August 2014 Archives
On the final day of practice before opening the 2014 season at this weekend's GW Invitational, the George Washington volleyball team was surprised by their coaching staff with a brand new locker room at the Charles E. Smith Center.
The locker room features individual wooden lockers for each player, complete with action photos above to individualize each station. The locker room also includes bathrooms and showers in addition to carpeted floors and quick access to the court level at Smith Center.
While GW student-athletes are making their way back to campus and reuniting with their teammates, alumni of the GW football teams of the 1960s gathered together in Gettysburg, Pennsylvania, earlier this summer for their biennial reunion.
GW sponsored football as a varsity sport until 1966, posting a 208-241-34 overall record, and in 1956, the Colonials went 7-1-1 and defeated Texas Western, 13-0, in the Sun Bowl.
Though the team no longer competes, former GW football players have gathered together every other year for the better part of three decades.
Members of the GW men's cross country program kicked off the 2014-15 year of community service with a visit to Cleveland Elementary School for the DC Public Schools Beautification Day on Saturday.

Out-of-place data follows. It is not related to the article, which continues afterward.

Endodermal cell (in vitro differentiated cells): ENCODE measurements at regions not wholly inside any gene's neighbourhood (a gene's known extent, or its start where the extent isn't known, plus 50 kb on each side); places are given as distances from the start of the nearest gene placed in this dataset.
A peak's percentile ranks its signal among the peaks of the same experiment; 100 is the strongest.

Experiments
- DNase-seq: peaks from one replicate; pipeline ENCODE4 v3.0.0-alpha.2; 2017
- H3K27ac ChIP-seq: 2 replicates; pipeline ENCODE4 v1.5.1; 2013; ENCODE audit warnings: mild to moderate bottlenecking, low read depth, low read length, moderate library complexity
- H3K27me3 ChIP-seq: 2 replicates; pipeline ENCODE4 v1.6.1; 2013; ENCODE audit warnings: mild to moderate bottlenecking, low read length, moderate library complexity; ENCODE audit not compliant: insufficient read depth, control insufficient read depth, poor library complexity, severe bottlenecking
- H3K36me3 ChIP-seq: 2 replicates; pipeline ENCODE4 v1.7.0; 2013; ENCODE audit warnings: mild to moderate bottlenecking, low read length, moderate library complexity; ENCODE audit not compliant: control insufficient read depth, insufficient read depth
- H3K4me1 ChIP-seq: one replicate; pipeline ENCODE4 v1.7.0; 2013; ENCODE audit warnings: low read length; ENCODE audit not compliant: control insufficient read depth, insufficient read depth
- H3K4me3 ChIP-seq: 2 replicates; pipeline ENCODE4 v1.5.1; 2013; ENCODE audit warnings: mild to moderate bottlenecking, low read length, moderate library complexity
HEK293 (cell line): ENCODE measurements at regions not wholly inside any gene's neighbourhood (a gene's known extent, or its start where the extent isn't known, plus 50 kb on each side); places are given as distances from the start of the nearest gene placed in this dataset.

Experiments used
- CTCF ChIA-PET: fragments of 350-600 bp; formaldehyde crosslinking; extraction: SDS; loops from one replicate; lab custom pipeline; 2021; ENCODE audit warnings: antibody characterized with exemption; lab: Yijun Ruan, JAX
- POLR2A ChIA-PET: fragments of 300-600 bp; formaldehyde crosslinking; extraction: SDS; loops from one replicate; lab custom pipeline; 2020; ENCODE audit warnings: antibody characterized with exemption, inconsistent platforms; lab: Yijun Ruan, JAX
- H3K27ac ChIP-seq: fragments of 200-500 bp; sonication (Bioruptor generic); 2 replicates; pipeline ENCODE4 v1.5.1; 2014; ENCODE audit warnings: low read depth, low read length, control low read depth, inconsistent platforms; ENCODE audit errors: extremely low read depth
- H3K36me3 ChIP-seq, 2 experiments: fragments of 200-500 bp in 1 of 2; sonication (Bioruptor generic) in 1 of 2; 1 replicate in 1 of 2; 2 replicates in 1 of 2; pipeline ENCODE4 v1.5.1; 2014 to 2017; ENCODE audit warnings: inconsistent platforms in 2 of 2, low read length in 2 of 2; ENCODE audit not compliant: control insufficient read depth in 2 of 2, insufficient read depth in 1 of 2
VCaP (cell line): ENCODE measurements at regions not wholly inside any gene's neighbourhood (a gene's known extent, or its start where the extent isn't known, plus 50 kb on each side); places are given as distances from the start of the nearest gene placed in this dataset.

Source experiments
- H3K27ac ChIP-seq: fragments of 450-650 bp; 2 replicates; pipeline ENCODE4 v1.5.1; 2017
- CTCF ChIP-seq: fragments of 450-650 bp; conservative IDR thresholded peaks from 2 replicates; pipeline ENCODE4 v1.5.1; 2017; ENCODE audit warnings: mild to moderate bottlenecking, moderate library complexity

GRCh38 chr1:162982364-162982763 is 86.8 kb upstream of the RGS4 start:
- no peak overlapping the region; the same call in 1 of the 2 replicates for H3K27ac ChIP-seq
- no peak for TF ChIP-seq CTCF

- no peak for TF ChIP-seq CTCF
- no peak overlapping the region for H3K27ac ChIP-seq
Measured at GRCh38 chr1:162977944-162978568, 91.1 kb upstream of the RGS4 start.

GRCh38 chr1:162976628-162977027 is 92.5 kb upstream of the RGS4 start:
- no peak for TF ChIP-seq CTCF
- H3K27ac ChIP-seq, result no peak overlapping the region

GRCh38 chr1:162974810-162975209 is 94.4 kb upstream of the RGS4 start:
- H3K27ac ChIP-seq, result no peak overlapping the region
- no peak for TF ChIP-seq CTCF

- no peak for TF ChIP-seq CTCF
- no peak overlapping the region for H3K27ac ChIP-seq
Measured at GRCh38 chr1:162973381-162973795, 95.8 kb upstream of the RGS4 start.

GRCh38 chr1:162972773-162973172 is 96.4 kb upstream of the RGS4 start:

Today was the final day of our amazing European tour, and we spent it exploring picturesque Monaco and Nice. We left Marseille in the morning and headed a few hours northeast, passing vineyard after vineyard with rolling hills in the background.
We arrived in Monaco around lunchtime and spent the early part of the afternoon wandering the streets and taking in the spectacular views fo the tiny country located high above the Mediterranean Sea. At 0.8 square miles, Monaco is the second-smallest country in the world and the most densely populated with around 30,000 residents. Monaco is an independent kingdom but is under French military protection
What a day - what a city! Marseille is simply beautiful and the view from the restaurant in our hotel where we had breakfast is breathtaking. Speaking of breakfast, our hotel's breakfast buffet has been voted the best in Europe, and it did not disappoint.